Prior to the birth of the GISAID Initiative, many scientists hesitated to share influenza data through traditional public-domain data archives, in part due to their legitimate concern about being scooped, a term frequently used when peers using data, are able to publish scholarly articles more quickly than they themselves are able to. In some cases, their scientific contributions would also fail to be properly acknowledged, or recognized.
Additionally, some governments were concerned, about the loss of ownership over any intellectual property rights potentially residing in such data, and – particularly for low- and middle-income countries – will wish to ensure that they can secure access to new vaccines or medicines developed on the basis of that cooperation.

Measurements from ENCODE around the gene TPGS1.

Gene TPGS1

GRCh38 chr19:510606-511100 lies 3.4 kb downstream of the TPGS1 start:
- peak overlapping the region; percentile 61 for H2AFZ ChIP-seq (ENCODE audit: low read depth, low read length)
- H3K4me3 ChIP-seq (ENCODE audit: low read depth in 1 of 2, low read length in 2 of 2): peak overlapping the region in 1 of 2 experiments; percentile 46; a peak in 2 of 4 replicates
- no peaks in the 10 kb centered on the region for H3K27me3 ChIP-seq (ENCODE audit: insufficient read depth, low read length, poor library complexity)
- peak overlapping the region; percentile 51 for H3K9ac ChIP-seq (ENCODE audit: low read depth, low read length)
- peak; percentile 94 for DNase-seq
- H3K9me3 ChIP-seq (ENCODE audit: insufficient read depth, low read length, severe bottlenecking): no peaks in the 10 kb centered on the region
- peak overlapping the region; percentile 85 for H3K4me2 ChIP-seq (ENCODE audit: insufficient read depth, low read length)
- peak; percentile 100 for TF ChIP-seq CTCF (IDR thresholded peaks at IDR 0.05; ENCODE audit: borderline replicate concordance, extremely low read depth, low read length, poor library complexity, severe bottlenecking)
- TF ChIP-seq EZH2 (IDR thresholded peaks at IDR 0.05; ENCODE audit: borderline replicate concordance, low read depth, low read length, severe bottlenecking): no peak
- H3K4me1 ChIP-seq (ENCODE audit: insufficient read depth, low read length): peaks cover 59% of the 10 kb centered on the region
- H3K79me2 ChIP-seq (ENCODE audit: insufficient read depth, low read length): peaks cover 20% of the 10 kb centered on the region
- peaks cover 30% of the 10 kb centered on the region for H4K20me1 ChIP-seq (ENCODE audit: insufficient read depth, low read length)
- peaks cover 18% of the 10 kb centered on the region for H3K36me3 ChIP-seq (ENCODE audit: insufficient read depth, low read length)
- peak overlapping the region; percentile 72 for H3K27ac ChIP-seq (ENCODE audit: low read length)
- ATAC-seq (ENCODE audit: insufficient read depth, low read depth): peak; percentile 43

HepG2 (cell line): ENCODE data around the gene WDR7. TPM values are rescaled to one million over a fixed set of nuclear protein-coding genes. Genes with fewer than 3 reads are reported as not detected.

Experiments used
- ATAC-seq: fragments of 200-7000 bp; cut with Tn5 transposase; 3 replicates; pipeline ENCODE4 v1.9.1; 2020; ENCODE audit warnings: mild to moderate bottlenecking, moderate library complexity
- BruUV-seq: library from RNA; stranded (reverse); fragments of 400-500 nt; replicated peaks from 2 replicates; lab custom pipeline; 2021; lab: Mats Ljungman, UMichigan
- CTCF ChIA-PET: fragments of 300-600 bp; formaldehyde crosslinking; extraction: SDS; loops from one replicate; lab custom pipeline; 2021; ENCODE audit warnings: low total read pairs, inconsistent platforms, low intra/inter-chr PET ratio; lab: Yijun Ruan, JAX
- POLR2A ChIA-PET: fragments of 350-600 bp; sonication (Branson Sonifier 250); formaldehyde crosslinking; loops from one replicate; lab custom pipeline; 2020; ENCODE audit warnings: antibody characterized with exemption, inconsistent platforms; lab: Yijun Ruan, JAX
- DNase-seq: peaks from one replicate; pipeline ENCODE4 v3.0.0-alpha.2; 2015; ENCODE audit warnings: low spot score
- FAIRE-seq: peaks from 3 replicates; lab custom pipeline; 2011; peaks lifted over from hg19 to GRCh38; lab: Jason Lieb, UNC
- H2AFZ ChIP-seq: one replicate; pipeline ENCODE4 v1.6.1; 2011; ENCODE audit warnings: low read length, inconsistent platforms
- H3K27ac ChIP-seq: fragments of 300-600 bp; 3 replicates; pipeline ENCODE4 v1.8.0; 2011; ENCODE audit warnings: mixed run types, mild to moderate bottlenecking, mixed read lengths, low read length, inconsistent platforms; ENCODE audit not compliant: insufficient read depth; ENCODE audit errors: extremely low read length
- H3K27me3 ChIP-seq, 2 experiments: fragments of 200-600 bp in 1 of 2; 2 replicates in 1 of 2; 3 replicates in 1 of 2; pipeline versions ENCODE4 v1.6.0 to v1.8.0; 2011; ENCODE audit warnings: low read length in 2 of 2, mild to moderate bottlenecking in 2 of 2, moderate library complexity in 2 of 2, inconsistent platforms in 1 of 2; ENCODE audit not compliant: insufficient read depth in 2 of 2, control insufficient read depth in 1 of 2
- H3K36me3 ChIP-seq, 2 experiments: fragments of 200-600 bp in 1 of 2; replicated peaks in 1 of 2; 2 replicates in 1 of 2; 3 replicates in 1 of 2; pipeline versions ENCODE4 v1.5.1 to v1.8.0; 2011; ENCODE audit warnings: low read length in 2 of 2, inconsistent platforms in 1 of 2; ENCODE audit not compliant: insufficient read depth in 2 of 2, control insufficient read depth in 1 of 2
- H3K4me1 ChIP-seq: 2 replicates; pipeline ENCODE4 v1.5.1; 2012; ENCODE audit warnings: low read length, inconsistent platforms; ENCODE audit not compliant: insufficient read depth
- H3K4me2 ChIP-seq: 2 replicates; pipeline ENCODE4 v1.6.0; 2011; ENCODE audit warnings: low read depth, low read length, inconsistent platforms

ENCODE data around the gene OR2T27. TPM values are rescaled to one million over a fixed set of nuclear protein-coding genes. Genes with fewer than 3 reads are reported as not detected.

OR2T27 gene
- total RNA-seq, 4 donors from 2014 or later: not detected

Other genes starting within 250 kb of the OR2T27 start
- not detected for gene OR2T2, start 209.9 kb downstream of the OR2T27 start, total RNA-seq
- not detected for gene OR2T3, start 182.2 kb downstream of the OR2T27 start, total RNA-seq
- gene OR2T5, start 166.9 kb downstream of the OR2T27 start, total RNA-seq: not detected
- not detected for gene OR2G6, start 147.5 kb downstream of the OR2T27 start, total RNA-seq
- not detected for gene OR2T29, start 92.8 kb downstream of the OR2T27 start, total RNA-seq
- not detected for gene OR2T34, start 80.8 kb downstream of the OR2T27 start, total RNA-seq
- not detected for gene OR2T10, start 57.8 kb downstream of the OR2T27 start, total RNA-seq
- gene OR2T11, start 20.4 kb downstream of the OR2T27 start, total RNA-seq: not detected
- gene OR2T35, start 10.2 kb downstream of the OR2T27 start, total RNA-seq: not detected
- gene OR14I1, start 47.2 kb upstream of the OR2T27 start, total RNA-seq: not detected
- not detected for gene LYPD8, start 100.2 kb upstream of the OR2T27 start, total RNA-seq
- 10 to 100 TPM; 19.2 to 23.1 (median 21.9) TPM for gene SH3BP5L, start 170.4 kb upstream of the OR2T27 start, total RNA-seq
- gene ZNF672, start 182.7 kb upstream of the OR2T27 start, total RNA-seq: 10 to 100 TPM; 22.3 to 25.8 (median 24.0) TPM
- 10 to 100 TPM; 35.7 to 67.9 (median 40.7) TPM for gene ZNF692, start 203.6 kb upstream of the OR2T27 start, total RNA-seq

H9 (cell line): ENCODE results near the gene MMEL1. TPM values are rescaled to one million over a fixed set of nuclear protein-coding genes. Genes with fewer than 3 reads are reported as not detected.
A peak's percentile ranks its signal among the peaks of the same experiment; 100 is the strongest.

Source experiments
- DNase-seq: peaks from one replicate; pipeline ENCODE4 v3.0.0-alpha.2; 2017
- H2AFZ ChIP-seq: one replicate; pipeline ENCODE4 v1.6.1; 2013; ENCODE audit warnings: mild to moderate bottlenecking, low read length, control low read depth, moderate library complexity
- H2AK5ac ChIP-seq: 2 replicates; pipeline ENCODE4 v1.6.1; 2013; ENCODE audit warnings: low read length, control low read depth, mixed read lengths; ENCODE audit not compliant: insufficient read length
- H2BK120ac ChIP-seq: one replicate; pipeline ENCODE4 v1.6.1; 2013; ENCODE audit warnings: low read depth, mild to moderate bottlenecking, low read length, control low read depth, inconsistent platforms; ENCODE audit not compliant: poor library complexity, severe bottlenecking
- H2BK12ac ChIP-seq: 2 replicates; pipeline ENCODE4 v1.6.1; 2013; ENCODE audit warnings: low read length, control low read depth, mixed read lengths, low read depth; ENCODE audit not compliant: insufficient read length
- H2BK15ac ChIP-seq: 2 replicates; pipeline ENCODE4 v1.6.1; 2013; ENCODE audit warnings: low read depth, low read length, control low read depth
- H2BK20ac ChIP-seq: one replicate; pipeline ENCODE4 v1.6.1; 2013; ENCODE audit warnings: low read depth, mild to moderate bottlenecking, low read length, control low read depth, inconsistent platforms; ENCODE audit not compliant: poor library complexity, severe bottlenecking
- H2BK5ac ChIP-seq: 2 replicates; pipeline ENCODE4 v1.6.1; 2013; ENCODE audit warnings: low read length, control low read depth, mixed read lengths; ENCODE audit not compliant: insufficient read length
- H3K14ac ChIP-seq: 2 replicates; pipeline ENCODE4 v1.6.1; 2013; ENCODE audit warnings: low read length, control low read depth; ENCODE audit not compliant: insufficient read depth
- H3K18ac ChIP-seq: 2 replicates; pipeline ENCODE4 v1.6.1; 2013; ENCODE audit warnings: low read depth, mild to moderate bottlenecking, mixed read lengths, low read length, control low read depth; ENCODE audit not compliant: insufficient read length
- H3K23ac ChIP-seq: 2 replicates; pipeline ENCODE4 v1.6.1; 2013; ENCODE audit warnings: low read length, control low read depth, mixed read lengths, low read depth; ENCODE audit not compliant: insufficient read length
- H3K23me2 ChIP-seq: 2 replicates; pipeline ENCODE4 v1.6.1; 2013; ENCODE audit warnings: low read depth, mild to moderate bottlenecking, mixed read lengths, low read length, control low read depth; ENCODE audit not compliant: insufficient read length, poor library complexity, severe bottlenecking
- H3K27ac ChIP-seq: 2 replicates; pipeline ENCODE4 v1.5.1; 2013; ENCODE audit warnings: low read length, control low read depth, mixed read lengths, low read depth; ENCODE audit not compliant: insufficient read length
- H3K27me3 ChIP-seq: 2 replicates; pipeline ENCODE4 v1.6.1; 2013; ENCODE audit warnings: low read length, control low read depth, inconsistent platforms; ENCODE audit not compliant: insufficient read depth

The GISAID Initiative took into account these concerns and launched in 2008 the open access EpiFlu™ database, as an alternative to traditional public-domain archives such as GenBank, where access to data takes place anonymously and submitters’ rights are not protected.
See: Pearson H. Competition in biology: It's a scoop! Nature 2003; DOI: 10.1038/news031124-9